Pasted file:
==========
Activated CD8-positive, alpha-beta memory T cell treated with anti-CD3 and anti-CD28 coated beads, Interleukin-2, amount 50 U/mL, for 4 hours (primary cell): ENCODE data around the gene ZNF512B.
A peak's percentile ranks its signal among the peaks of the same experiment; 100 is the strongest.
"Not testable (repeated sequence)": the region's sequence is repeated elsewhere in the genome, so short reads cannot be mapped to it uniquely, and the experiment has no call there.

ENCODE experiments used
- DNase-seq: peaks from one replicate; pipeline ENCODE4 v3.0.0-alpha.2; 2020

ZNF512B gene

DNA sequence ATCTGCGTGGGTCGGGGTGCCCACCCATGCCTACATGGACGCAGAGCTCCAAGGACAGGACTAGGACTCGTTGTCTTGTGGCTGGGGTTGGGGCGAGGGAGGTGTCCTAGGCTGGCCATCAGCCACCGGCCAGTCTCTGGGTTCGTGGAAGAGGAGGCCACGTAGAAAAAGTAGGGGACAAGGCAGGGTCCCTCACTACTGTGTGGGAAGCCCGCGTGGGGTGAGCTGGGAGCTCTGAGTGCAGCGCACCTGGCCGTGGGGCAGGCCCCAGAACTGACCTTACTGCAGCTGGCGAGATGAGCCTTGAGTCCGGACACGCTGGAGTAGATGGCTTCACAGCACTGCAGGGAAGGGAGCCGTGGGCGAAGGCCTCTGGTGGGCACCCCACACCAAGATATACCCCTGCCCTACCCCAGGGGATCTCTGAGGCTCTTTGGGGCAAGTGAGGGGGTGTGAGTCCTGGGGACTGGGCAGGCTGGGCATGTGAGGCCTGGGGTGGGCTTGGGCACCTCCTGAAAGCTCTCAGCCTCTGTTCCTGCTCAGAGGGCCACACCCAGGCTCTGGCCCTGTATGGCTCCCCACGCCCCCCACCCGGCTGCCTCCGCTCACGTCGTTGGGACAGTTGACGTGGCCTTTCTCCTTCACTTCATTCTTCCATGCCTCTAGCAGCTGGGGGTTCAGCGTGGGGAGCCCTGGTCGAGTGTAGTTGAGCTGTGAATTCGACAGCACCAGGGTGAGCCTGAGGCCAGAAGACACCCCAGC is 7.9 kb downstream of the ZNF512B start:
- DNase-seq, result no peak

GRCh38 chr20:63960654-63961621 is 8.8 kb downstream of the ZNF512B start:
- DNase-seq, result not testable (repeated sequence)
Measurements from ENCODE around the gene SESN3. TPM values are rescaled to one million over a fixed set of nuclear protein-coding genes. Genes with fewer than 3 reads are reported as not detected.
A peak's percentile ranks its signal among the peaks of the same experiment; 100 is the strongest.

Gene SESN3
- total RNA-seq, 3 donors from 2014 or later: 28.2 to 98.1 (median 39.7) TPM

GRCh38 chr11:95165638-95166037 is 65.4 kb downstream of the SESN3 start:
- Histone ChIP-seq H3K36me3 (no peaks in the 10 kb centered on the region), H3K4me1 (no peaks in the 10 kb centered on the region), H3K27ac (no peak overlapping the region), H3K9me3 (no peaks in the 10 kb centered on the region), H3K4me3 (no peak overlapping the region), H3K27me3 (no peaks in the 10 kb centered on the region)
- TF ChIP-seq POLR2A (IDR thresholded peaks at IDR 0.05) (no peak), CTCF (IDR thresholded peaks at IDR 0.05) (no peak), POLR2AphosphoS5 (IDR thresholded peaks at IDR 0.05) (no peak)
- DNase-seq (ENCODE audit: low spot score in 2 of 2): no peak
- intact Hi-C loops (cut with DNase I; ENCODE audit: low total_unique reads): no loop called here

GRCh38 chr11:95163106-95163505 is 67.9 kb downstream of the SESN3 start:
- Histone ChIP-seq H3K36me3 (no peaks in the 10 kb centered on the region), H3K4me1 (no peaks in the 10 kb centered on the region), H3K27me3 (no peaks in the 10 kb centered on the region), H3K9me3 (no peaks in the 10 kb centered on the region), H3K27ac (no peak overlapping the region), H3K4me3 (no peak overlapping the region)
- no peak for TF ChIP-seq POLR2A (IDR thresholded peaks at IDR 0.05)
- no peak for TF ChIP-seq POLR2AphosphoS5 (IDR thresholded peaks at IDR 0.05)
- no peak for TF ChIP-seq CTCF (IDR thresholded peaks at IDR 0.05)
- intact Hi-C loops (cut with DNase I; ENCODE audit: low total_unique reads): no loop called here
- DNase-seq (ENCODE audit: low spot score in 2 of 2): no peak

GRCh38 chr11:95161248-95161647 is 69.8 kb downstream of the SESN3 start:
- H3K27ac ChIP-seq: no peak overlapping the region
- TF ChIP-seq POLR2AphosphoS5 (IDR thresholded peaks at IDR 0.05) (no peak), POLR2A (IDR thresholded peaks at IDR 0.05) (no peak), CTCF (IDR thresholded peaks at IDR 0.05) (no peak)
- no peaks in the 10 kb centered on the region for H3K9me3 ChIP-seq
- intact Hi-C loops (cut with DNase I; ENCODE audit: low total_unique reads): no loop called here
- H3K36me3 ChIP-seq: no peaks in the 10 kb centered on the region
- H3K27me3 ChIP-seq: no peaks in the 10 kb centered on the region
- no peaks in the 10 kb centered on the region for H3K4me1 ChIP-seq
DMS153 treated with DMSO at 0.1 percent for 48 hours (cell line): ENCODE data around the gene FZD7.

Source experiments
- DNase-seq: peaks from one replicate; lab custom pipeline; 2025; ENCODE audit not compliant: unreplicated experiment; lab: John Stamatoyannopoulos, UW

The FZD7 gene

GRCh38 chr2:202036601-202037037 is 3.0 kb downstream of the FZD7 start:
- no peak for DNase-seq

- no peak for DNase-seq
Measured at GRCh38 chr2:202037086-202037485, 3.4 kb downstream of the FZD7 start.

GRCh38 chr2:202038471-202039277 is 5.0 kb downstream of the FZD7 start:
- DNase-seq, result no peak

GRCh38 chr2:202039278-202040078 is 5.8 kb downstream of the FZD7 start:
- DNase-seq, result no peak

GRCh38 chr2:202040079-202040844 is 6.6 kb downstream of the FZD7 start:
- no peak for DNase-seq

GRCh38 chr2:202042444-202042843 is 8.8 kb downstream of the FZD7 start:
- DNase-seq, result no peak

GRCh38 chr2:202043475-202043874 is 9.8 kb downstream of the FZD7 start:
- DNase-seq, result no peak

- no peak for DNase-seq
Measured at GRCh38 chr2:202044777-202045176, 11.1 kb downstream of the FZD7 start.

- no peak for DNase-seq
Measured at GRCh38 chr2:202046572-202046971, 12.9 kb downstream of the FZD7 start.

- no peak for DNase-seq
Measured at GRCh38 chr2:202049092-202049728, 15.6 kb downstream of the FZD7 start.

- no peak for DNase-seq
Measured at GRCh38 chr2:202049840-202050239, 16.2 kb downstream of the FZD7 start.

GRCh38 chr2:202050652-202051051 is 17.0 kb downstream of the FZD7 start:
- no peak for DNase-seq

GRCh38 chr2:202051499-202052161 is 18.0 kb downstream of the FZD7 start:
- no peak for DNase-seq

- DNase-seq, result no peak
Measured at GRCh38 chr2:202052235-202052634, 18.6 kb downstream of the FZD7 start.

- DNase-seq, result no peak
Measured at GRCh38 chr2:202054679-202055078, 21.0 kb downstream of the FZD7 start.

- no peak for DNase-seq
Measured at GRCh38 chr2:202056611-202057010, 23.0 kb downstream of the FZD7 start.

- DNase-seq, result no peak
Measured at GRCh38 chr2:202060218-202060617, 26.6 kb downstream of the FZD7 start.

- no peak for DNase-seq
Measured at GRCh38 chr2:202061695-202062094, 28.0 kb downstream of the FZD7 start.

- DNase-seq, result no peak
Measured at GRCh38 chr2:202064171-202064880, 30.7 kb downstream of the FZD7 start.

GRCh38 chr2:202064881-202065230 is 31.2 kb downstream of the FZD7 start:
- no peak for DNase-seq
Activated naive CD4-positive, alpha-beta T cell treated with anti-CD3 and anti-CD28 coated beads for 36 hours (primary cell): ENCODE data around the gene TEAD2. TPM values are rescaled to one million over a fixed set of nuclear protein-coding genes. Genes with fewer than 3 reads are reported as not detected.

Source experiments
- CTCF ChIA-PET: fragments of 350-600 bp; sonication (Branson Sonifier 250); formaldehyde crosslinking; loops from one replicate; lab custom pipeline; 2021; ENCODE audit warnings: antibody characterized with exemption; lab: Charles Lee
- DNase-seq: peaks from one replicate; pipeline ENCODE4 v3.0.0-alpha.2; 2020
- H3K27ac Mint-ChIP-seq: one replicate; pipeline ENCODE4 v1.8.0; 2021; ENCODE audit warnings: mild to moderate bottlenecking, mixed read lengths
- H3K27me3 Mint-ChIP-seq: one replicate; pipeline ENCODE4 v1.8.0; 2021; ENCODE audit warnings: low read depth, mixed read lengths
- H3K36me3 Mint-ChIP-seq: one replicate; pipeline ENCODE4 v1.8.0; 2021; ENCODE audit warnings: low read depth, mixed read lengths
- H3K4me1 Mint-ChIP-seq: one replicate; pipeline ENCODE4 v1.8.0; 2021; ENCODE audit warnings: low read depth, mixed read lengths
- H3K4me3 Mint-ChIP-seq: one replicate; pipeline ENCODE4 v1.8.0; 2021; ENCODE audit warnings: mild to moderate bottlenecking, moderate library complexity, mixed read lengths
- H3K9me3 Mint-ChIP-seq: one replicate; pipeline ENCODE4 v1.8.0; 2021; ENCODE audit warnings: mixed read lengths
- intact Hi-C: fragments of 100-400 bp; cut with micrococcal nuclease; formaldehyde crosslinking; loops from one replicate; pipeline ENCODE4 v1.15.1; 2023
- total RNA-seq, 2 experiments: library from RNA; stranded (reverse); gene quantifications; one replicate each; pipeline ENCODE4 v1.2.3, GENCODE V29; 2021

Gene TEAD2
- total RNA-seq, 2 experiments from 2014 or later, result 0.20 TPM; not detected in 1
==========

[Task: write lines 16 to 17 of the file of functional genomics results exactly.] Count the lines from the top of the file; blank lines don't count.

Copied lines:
- Histone ChIP-seq H3K36me3 (no peaks in the 10 kb centered on the region), H3K4me1 (no peaks in the 10 kb centered on the region), H3K27ac (no peak overlapping the region), H3K9me3 (no peaks in the 10 kb centered on the region), H3K4me3 (no peak overlapping the region), H3K27me3 (no peaks in the 10 kb centered on the region)
- TF ChIP-seq POLR2A (IDR thresholded peaks at IDR 0.05) (no peak), CTCF (IDR thresholded peaks at IDR 0.05) (no peak), POLR2AphosphoS5 (IDR thresholded peaks at IDR 0.05) (no peak)